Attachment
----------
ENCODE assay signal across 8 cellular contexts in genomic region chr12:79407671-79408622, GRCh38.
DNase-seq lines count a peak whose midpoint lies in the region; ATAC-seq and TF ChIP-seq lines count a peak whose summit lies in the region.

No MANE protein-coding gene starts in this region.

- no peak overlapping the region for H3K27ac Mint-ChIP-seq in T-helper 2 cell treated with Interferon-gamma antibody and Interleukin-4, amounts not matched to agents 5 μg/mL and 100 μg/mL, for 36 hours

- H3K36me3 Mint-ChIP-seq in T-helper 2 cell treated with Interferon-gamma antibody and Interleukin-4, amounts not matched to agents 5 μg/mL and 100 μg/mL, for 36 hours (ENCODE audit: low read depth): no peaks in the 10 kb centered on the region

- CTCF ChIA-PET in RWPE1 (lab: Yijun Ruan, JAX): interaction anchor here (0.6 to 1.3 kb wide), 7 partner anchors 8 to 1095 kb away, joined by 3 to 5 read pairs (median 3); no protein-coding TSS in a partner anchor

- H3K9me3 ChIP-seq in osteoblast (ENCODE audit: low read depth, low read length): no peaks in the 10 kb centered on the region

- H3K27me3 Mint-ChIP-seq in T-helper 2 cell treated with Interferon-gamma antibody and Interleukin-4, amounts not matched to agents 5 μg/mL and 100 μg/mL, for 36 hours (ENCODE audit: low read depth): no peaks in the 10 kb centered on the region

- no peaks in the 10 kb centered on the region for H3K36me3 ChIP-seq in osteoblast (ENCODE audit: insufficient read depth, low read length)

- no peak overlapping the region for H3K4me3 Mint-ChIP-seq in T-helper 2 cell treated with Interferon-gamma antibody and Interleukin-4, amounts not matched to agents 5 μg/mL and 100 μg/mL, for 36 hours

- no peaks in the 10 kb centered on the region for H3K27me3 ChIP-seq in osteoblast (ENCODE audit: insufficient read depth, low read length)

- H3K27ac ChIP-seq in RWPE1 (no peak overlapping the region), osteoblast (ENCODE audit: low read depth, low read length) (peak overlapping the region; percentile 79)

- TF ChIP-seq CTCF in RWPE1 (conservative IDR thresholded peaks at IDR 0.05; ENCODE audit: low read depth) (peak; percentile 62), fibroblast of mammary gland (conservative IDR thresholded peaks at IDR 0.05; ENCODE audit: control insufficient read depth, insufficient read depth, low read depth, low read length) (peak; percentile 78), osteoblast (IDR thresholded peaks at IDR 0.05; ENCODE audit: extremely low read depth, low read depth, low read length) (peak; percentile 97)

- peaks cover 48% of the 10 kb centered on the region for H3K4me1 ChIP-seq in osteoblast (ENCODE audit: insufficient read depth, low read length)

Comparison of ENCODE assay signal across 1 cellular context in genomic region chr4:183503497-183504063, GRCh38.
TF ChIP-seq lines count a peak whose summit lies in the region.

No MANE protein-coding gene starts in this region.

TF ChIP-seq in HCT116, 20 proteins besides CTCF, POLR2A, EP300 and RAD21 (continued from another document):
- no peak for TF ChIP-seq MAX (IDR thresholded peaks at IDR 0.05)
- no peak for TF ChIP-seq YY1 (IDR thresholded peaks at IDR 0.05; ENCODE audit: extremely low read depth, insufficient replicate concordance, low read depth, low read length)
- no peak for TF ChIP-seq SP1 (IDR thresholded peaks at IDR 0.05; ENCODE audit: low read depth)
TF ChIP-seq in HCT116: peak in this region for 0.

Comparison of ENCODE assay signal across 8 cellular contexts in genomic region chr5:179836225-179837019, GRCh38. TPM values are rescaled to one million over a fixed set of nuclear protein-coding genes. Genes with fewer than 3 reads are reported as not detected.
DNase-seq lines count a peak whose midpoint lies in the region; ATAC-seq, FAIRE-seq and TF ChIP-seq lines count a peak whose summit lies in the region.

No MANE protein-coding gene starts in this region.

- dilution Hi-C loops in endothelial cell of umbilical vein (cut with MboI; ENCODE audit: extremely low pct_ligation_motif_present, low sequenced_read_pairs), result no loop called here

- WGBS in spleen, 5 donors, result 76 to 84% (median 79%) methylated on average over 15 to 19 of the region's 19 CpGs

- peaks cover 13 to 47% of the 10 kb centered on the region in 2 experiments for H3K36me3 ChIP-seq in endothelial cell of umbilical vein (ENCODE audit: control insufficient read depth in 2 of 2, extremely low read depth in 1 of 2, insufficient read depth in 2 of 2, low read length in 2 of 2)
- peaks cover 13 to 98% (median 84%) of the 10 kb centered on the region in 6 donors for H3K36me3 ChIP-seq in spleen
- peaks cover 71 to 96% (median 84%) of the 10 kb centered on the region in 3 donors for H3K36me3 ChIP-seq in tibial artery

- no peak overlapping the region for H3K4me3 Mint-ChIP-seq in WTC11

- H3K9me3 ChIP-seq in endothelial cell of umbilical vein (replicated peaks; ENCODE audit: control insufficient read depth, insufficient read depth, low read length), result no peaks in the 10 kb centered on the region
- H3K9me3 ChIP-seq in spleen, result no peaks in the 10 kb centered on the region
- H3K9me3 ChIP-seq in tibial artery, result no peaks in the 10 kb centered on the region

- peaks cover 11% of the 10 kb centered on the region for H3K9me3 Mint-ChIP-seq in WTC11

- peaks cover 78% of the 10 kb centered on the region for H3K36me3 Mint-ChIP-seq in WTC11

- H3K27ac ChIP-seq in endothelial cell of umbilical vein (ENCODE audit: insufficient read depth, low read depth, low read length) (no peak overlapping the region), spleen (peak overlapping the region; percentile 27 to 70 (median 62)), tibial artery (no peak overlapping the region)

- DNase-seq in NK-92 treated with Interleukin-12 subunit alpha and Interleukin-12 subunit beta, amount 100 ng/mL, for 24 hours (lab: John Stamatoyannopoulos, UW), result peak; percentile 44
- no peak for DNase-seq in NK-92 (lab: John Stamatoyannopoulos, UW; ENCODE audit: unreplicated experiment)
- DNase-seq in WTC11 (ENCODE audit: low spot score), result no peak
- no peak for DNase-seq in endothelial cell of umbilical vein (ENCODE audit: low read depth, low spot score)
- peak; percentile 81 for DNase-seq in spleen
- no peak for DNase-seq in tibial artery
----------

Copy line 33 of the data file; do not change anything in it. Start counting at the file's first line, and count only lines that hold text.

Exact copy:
- H3K9me3 ChIP-seq in spleen, result no peaks in the 10 kb centered on the region